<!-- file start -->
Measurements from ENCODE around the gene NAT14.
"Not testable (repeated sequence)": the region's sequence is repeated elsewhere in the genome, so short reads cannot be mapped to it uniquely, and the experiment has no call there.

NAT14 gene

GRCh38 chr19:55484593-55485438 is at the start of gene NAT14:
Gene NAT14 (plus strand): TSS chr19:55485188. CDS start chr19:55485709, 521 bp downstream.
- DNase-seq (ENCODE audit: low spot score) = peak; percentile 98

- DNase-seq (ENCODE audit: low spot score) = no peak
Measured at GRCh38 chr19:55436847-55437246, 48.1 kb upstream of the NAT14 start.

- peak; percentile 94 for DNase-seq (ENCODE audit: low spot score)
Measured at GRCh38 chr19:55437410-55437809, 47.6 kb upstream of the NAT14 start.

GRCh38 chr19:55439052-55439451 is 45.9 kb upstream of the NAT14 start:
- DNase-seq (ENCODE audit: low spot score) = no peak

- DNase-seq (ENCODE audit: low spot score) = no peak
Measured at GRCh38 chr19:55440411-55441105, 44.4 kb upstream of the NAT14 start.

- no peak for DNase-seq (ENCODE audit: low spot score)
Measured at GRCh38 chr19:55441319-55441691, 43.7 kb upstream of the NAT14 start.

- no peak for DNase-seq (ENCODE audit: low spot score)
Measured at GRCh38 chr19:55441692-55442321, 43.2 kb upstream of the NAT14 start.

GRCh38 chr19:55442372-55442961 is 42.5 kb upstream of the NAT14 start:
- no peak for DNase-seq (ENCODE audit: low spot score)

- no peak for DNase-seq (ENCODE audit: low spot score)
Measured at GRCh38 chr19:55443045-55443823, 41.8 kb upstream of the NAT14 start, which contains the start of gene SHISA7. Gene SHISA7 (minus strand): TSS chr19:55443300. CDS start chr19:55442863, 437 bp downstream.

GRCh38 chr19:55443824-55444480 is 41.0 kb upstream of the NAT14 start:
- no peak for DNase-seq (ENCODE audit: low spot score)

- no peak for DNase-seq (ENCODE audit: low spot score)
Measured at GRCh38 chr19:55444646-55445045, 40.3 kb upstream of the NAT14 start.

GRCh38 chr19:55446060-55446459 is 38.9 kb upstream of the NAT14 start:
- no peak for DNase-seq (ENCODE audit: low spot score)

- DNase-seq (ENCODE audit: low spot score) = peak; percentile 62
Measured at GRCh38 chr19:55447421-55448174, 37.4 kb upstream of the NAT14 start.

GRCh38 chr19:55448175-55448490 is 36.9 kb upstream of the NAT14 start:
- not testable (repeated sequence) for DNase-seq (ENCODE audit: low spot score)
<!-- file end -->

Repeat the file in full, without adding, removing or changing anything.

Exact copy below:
Measurements from ENCODE around the gene NAT14.
"Not testable (repeated sequence)": the region's sequence is repeated elsewhere in the genome, so short reads cannot be mapped to it uniquely, and the experiment has no call there.

NAT14 gene

GRCh38 chr19:55484593-55485438 is at the start of gene NAT14:
Gene NAT14 (plus strand): TSS chr19:55485188. CDS start chr19:55485709, 521 bp downstream.
- DNase-seq (ENCODE audit: low spot score) = peak; percentile 98

- DNase-seq (ENCODE audit: low spot score) = no peak
Measured at GRCh38 chr19:55436847-55437246, 48.1 kb upstream of the NAT14 start.

- peak; percentile 94 for DNase-seq (ENCODE audit: low spot score)
Measured at GRCh38 chr19:55437410-55437809, 47.6 kb upstream of the NAT14 start.

GRCh38 chr19:55439052-55439451 is 45.9 kb upstream of the NAT14 start:
- DNase-seq (ENCODE audit: low spot score) = no peak

- DNase-seq (ENCODE audit: low spot score) = no peak
Measured at GRCh38 chr19:55440411-55441105, 44.4 kb upstream of the NAT14 start.

- no peak for DNase-seq (ENCODE audit: low spot score)
Measured at GRCh38 chr19:55441319-55441691, 43.7 kb upstream of the NAT14 start.

- no peak for DNase-seq (ENCODE audit: low spot score)
Measured at GRCh38 chr19:55441692-55442321, 43.2 kb upstream of the NAT14 start.

GRCh38 chr19:55442372-55442961 is 42.5 kb upstream of the NAT14 start:
- no peak for DNase-seq (ENCODE audit: low spot score)

- no peak for DNase-seq (ENCODE audit: low spot score)
Measured at GRCh38 chr19:55443045-55443823, 41.8 kb upstream of the NAT14 start, which contains the start of gene SHISA7. Gene SHISA7 (minus strand): TSS chr19:55443300. CDS start chr19:55442863, 437 bp downstream.

GRCh38 chr19:55443824-55444480 is 41.0 kb upstream of the NAT14 start:
- no peak for DNase-seq (ENCODE audit: low spot score)

- no peak for DNase-seq (ENCODE audit: low spot score)
Measured at GRCh38 chr19:55444646-55445045, 40.3 kb upstream of the NAT14 start.

GRCh38 chr19:55446060-55446459 is 38.9 kb upstream of the NAT14 start:
- no peak for DNase-seq (ENCODE audit: low spot score)

- DNase-seq (ENCODE audit: low spot score) = peak; percentile 62
Measured at GRCh38 chr19:55447421-55448174, 37.4 kb upstream of the NAT14 start.

GRCh38 chr19:55448175-55448490 is 36.9 kb upstream of the NAT14 start:
- not testable (repeated sequence) for DNase-seq (ENCODE audit: low spot score)